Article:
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Coneflower vs echinacea

Coneflower vs echinacea

Coneflower vs echinacea

Echinacea is a genus of about 10 species of plants in the daisy/aster family. The taxonomy of horticultural or cultivated plants has many variations, but the taxonomy of cultivated plants is set by the Plant Variety Rights System (PVR) under United States law under the Plant Variety Protection Act.

Plant

via GIPHY

Echinacea /ˌɛkɪˈneɪʃiÉ™/ is a genus of herbaceous flowering plants in the daisy family. It has ten species, which are commonly called coneflowers. They are found only in eastern and central North America, where they grow in moist to dry prairies and open wooded areas. They have large, showy heads of composite flowers, blooming in summer. The generic name is derived from the Greek word ἐχá¿–νος (ekhinos), meaning "sea urchin", due to the spiny central disk. These flowering plants and their parts have different uses. Some species are cultivated in gardens for their showy flowers. Two of the species, E. tennesseensis and E. laevigata, are listed in the United States as endangered species.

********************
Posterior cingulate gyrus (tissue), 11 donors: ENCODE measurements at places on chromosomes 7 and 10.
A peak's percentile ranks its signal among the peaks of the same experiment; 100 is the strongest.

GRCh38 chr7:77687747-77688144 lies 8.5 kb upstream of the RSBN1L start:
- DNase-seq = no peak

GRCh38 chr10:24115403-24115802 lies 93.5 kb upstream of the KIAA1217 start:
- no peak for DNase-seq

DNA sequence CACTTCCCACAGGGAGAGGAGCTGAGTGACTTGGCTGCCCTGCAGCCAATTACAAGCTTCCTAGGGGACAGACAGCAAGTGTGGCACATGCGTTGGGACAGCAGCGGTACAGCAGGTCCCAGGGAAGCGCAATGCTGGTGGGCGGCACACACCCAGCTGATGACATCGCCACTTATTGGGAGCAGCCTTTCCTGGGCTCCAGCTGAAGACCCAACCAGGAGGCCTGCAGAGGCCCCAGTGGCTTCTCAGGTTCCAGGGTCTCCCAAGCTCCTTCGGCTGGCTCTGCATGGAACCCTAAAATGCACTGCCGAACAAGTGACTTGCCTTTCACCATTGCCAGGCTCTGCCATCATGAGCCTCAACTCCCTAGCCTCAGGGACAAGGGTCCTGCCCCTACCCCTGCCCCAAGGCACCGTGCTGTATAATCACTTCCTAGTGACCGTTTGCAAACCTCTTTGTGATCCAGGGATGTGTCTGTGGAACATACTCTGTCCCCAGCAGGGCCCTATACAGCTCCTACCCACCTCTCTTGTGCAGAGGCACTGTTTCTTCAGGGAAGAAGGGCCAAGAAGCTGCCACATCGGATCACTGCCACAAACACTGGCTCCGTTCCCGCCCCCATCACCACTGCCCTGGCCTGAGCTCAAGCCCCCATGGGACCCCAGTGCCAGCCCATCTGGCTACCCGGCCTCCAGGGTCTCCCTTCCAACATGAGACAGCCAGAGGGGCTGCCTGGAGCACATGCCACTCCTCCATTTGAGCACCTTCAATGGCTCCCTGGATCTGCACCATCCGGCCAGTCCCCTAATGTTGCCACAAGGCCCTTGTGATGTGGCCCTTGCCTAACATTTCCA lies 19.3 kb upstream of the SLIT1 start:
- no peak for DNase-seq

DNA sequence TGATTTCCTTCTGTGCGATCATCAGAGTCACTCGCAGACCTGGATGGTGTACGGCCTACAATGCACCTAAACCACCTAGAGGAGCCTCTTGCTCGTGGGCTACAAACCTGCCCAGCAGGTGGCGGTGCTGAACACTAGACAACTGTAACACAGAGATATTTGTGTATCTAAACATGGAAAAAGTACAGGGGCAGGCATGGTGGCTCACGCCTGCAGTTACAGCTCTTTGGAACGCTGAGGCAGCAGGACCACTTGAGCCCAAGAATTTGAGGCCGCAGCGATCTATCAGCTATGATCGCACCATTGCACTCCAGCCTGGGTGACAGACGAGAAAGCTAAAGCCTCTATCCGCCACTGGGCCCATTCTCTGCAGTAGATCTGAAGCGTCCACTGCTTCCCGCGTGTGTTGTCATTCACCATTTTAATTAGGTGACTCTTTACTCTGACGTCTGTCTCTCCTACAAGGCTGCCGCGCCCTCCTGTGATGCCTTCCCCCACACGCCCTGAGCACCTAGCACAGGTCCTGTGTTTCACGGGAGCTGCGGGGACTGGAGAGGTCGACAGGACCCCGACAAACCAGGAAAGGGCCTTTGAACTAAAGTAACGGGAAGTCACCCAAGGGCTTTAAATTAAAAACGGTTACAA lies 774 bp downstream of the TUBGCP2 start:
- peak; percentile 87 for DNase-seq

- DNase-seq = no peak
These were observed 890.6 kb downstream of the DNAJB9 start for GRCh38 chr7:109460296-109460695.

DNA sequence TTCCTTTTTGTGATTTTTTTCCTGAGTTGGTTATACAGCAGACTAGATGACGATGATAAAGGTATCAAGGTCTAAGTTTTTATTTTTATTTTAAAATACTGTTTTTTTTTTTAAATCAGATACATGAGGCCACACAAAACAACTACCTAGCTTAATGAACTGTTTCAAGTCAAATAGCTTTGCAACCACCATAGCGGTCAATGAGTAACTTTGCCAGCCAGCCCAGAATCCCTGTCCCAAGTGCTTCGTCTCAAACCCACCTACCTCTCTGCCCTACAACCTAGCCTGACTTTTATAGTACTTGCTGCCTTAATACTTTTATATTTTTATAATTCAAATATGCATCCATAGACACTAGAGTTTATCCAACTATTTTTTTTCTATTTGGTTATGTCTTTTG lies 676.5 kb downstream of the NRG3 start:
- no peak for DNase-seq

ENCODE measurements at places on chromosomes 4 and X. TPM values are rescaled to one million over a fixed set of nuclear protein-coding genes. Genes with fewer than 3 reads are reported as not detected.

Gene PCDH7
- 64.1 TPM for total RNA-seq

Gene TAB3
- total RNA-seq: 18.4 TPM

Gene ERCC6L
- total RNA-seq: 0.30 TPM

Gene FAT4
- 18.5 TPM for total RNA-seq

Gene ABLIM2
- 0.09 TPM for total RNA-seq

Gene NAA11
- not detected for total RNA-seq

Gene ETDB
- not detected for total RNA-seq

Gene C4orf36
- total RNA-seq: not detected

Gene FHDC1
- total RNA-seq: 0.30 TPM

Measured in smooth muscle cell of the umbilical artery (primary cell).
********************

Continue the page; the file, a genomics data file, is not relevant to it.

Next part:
Echinacea species are herbaceous, drought-tolerant perennial plants growing up to 140 cm or 4 feet, in height. They grow from taproots, except E. purpurea, which grows from a short caudex with fibrous roots. They have erect stems that in most species are unbranched. Both the basal and cauline (stem) leaves are arranged alternately. The leaves are normally hairy with a rough texture, having uniseriate trichomes (1–4 rings of cells) but sometimes they lack hairs. The basal leaves and the lower stem leaves have petioles, and as the leaves progress up the stem the petioles often decrease in length. The leaf blades in different species may have one, three or five nerves. Some species have linear to lanceolate leaves, and others have elliptic- to ovate-shaped leaves; often the leaves decrease in size as they progress up the stems. Leaf bases gradually increase in width away from the petioles or the bases are rounded to heart shaped. Most species have leaf margins that are entire, but sometimes they are dentate or serrate. (Source: en.wikipedia.org)

 

 

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